The 6 Commandments Of Using Technology In Learning

With the shift from face-to-face learning methods to more asynchronous, eLearning methods, more designers are using technology at the various stages of systematic design than ever before. While technology can be a blessing for growing geographically diverse learner bases, it is imperative that the technology be used in a way that complements the learning and aids training and learning teams in providing evidence of its effectiveness. The 6 commandments below are key for ensuring technology complements traditional training and provides visibility of effectiveness.

1. The Technology Shall Not Transcend The Design As It Is Auxiliary

One of the missteps eLearning designers make is using technology that overpowers the design. Examples of this can be interactions that do not contribute to the learner meeting the instructional goals, or even technology that makes the learner experience more difficult. What’s important is sound design that clarifies to learners what the expectations and goals are and helps them achieve those goals, regardless of the modality.

2. The Technology Shall Improve And Facilitate Communication And Support Between Learner And Instructor​

Especially during the pandemic, technology has been moved to the forefront of delivery, but the instructor–learner relationship is still important. Outside of the face-to-face classroom, learners still need feedback from and contact with instructors. Tools like web conferencing software and community forums are great ways to maintain that relationship while providing the learner with the support they need either synchronously or asynchronously.

3. The Cost Of The Technology Shall Be Included In The ROI Calculations

Maybe I should also add that an ROI calculation should be done. According to the Kirkpatrick model, ROI is level 4 (or level 5, depending on who you ask). This level often requires some level of critical thinking and understanding of organizational goals to measure, but it is often the data that is most important to leadership to determine the practicality of training programs.

Designers have to provide evidence that the implementation of the technology is worth the expense. When examining the cost of the Return On Investment of any new technology, it is important that the actual cost of the technology is included as a cost within the calculations. This may seem obvious, but it is very easy to count the cost of the technology as negligible, or even to exclude the cost if it is initially unknown.

4. The Technology Shall Be Simple For The Learner To Access And Use

Another seemingly obvious one. However, it’s very easy for designers to get caught in the trap of “shiny” designs (leading back to commandment 1). Experiences that use difficult-to-use technology jeopardize engagement and overall learner satisfaction.

5. The Goals And Objectives Of The Instruction Shall Be Independent Of The Technology Used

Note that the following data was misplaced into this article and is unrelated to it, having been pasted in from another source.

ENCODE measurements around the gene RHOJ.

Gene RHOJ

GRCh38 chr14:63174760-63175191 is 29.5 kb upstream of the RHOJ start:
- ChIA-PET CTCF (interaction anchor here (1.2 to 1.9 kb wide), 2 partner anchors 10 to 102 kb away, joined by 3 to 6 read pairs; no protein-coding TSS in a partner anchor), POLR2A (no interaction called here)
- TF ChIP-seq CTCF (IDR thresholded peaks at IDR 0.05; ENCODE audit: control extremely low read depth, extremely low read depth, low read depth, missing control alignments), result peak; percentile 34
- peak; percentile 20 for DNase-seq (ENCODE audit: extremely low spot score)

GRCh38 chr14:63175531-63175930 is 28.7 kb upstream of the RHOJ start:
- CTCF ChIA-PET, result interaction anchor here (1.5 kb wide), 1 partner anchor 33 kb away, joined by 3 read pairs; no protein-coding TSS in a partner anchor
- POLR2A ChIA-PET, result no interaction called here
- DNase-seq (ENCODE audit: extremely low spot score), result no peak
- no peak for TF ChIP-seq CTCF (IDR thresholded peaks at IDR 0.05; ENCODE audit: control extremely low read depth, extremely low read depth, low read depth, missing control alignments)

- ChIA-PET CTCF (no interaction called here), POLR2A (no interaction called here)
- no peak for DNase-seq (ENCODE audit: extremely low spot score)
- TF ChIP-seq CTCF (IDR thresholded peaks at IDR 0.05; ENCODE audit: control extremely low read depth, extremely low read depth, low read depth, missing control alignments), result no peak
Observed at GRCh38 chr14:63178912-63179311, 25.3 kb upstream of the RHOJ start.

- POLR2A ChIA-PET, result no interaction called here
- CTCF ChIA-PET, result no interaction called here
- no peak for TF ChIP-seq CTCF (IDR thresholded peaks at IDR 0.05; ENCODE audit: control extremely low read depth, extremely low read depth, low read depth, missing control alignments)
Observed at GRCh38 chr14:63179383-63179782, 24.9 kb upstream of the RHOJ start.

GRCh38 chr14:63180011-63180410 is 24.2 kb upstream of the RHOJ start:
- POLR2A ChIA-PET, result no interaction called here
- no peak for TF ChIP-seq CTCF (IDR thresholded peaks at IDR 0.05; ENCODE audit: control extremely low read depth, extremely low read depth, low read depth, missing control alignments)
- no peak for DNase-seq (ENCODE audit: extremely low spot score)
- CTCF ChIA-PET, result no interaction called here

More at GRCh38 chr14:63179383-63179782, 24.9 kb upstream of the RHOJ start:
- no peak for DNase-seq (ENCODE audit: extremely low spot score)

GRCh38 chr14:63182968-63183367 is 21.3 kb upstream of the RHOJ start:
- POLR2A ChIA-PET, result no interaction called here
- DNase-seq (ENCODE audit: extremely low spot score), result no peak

Technology in learning should be considered a “variable.” That speaks to the fact that designers should be able to adjust the method without impacting the outcomes. Learning outcomes and the path to reach those outcomes should not suffer based on available technology. Some designers are fortunate to be in situations where there are a plethora of choices of technology for design, development, and delivery. There are also situations where there is little to no access to common technology tools or even a Learning Management System.

6. The Technology Shall Make Distribution Of Instruction More Efficient

At no other time has this been more important than now. With limited face-to-face interaction, technology is a valid way to distribute learning (webinars, online workshops, interactive eLearning, etc.). It is also important in the case of scaling. In corporate learning, the learner base is often large and changes/grows in quantity, so it is important to provide each learner with a consistently optimal learning experience.

In my early days of implementing an employee onboarding framework, I relied very heavily on classroom-based Instructor-Led Training. The trainings were highly rated. However, once I had to train more learners, and train learners in various locations across the United States, it became more difficult to manage and schedule these training sessions. I had to focus more on logistics than actual delivery and learner experience. It wasn’t until the implementation of a Learning Management System and a web conferencing tool (with manager support) that I was able to distribute the training to all of our employees efficiently and effectively.

Conclusion

The shift to more technology-dependent learning programs is just beginning. As more students and workers embrace remote learning, it is important that designers are deliberate in the integration of technology in learning. When implemented correctly, technology can allow designers to scale their learning without sacrificing quality, interaction, and support. When implemented less than optimally, technology in learning can lead to expensive programs that have no impact on learning and performance and result in a negative experience for the learner.

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